US ports, terminals, stevedores seek federal aid to weather COVID-19

US ports, terminals, stevedores seek federal aid to weather COVID-19

The impact of the COVID-19 is pulling down cargo volumes by double-digit percentage rates, making it difficult for marine terminals to meet lease requirements while they have to shell out extra money on cleaning supplies and PPE to keep workers safe. Photo credit: Shutterstock.com.

US ports and marine terminals are seeking federal help to shoulder additional costs tied to cleaning their facilities and investing in personal protective equipment (PPE), as well as weathering the impact of the coronavirus disease 2019 (COVID-19) on volumes.

Groups representing US ports — both landlord and operating ports — marine terminal operators, and stevedores, tell JOC.com the hoped-for federal aid via grants and loans would ensure their members can keep the nation’s containerized supply chains flowing. The scale of federal help the industry needs isn’t yet clear, but proposals for a seaport grant program up to $1.5 billion and another $400 million for PPE and cleaning supplies give a sense of the damage that has been inflicted and is still expected. 

The impact of COVID-19 is pulling down cargo volumes by double-digit percentage rates, making it difficult for marine terminals to meet lease requirements while they have to shell out extra money on cleaning supplies and PPE to keep workers safe. Marine terminals will have a hard time meeting minimum cargo volume commitments via leases with landlord port authorities, while those ports with an operator model will suffer the loss in volume revenue more directly.

Ports, marine terminals, and stevedores handling roll-on, roll-off cargo; breakbulk; and bulk cargoes; and serving cruise ships are also grappling with reduced volumes and foot traffic, respectively. Bulk volumes are down 15 percent to 25 percent so far this year, while one ro-ro port gateway has seen the frequency of ship calls plunge from four a week to once a month, according to the American Association of Port Authorities.

Marine terminal operators need help managing these challenges not only from port authorities, but also from the federal government, Carl Bentzel and Louis Sola, two members of the Federal Maritime Commission, told Congress in a Friday letter. They noted that existing federal programs limit or shut off marine terminals entirely from tapping federal programs.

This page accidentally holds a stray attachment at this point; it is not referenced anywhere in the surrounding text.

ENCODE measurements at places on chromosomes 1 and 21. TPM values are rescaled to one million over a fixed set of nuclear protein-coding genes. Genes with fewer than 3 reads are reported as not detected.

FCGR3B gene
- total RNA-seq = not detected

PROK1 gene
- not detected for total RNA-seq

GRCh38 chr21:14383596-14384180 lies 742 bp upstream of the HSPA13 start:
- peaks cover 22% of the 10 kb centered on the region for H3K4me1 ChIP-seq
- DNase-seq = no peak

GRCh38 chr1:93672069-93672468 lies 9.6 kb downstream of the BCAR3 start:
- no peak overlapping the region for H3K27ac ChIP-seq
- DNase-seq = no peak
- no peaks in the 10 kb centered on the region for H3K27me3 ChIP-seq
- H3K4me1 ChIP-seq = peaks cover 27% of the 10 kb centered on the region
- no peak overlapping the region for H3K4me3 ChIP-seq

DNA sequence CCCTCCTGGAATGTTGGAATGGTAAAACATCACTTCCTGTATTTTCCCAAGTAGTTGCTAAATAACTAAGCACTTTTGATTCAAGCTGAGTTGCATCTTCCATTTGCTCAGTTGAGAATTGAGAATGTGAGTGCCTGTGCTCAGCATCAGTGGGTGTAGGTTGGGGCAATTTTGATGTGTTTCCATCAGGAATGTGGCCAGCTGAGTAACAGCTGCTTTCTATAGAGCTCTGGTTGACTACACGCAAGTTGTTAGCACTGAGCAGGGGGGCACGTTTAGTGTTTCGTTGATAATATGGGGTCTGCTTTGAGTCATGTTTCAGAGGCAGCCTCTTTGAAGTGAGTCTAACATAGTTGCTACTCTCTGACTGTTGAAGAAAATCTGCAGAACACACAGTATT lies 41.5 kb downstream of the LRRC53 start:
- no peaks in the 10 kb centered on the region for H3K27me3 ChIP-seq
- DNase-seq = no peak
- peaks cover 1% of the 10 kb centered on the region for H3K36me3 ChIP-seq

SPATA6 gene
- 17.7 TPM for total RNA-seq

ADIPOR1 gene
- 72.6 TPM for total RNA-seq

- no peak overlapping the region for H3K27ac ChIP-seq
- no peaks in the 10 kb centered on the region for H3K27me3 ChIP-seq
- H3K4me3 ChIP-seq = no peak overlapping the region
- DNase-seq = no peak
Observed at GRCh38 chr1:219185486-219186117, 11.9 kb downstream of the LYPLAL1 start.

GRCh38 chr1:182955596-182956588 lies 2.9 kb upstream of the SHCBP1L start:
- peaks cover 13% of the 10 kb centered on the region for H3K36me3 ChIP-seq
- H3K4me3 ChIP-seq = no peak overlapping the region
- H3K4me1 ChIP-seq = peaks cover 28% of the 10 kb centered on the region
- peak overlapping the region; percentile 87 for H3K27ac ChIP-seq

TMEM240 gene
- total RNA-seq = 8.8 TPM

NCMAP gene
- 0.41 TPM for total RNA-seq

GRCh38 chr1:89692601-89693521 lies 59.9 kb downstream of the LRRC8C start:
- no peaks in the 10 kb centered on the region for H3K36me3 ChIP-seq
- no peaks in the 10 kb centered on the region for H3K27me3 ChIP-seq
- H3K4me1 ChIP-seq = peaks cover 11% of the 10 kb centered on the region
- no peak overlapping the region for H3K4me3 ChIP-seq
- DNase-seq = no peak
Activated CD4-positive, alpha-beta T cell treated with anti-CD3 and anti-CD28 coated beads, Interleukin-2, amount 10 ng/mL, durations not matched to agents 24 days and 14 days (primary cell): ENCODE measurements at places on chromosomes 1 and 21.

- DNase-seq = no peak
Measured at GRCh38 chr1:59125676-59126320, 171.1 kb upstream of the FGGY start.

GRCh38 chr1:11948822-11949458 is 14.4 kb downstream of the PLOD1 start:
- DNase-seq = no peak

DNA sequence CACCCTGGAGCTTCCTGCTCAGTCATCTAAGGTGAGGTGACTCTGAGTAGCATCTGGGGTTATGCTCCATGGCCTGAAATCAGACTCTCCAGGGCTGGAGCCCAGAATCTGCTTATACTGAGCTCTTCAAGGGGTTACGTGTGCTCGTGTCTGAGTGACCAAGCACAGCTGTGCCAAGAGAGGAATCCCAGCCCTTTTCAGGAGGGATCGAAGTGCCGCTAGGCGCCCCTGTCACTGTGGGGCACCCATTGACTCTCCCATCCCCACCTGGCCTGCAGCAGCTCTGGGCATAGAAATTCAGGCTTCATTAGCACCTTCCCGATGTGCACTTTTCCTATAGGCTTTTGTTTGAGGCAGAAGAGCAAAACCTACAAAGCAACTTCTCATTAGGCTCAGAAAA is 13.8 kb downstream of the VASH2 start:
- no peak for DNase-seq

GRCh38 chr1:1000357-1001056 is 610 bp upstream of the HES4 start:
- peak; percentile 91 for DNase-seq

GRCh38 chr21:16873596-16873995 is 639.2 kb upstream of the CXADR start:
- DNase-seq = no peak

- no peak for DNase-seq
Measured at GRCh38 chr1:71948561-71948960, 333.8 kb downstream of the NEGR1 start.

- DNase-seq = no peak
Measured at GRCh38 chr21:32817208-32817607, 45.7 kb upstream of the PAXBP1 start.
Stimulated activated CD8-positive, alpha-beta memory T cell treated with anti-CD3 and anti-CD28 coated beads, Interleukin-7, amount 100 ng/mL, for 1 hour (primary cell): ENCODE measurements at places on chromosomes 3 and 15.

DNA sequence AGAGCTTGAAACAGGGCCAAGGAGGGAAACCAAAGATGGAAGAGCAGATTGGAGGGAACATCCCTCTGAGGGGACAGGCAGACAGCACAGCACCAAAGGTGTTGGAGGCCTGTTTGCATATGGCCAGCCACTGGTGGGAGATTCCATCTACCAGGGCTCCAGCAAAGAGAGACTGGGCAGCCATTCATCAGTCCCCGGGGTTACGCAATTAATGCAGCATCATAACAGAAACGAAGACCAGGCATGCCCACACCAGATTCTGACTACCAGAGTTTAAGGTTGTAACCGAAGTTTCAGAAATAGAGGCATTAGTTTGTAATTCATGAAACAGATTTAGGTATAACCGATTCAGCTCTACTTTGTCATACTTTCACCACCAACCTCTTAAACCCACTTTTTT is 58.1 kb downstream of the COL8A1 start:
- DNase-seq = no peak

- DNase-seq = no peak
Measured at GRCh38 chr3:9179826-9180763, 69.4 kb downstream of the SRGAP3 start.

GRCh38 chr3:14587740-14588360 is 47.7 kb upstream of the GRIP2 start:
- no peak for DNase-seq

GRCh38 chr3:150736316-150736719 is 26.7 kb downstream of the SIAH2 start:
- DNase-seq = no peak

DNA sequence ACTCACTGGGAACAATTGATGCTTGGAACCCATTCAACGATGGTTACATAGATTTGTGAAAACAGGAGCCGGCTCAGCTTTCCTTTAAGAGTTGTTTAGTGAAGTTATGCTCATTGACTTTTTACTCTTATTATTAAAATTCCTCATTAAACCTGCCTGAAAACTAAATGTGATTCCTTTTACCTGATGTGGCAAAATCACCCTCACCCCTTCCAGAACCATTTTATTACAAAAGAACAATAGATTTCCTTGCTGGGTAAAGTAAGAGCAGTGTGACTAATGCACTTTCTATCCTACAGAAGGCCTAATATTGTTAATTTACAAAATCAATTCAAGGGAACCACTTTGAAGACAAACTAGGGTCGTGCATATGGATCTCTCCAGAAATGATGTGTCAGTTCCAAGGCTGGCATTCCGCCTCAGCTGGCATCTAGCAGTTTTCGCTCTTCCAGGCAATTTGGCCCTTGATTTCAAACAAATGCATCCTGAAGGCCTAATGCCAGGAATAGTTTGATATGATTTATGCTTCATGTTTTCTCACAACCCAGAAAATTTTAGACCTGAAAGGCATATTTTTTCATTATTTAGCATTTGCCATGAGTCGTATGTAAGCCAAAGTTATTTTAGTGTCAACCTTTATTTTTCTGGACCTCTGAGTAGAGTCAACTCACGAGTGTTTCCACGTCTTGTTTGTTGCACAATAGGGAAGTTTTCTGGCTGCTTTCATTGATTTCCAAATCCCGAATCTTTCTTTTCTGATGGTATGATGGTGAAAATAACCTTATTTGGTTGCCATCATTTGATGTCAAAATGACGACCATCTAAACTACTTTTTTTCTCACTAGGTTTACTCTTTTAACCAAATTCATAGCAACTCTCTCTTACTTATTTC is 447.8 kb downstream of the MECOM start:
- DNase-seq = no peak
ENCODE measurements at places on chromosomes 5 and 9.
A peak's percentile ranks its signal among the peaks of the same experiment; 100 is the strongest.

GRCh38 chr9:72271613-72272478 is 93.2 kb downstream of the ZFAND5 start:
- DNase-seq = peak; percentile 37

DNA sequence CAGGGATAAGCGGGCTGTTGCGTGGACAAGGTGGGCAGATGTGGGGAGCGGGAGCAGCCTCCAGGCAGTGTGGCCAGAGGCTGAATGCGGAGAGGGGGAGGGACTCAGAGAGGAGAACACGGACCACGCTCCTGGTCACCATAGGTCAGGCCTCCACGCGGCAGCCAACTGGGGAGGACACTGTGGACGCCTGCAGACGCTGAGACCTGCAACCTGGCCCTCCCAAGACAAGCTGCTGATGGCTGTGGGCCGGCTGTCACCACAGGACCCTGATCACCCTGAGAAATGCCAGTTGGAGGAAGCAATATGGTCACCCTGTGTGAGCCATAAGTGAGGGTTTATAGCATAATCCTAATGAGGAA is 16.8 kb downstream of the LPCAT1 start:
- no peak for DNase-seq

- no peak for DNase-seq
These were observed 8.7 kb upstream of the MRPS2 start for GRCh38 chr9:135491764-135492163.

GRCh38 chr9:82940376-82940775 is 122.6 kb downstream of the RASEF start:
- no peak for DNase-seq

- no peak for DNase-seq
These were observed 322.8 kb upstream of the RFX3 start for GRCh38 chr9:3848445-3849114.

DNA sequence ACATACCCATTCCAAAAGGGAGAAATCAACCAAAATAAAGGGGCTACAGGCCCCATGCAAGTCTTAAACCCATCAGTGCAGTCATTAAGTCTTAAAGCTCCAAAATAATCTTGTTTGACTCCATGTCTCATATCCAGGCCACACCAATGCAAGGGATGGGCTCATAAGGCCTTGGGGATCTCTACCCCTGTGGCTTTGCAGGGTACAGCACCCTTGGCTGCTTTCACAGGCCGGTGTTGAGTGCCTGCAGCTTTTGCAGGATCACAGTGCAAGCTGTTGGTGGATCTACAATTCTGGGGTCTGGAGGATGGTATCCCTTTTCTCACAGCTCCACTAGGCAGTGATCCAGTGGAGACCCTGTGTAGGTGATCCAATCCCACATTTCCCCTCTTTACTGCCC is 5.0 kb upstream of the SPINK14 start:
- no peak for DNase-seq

“As you move forward to legislative consideration of supplemental measures to address COVID-19, we are writing to urge you to consider a means to help alleviate and bridge the financial gaps that could jeopardize continued healthy operation of our domestic marine terminal industry and of our maritime transportation systems,” the commissioners wrote. 

PPE grant request coming Wednesday

Marine terminals and waterfront employers on Wednesday will ask Congress to create a one-time, $400 million grant program to help pay for cleaning supplies and PPE equipment, including plexiglass between truck gate operators and drayage drivers, said Lauren Brand, president of the National Association of Waterfront Employers (NAWE). Members of NAWE include APM Terminals, Ceres Terminals, Cooper/T. Smith Stevedoring, Global Container Terminals, and SSA Marine.

Some port authorities have been able to help terminals and stevedores with cleaning and PPE supplies, said Brand. However, with authorities stretching to respond to COVID-19, and the cost of supplies inflated and scarce — forcing some members to turn to Amazon and Home Depot for cleaning agents — marine terminals and stevedores need extra help, she said. 

The size of marine terminal operators and stevedores prevent most from accessing Small Business Loans, and while they serve the public good, their status as private companies excludes them from other federal COVID-19 aid programs. Fortunately, Brand said many of them can now tap loans via the third expansion of the Main Street Lending Program, created by the Federal Reserve to keep small and medium-sized business liquid, Brand said.  

Considering only about 4 percent of freight through ports supports the local region, she said it’s critical that “these terminals stay open so they can keep serving the nation.”

As it projects a 20 to 30 percent drop in container volumes in the first half of the year and the continuing impact of COVID-19 on non-container cargo volumes and cruise business, the AAPA is asking Congress to consider a $1.5 billion grant program. The grants would help its members maintain their workforces and weather financial shocks as ports face a loss in volume that could trigger the direct loss of up to 130,000 jobs, according to AAPA. 

Contact Mark Szakonyi at mark.szakonyi@ihsmarkit.com and follow him on Twitter: @MarkSzakonyi.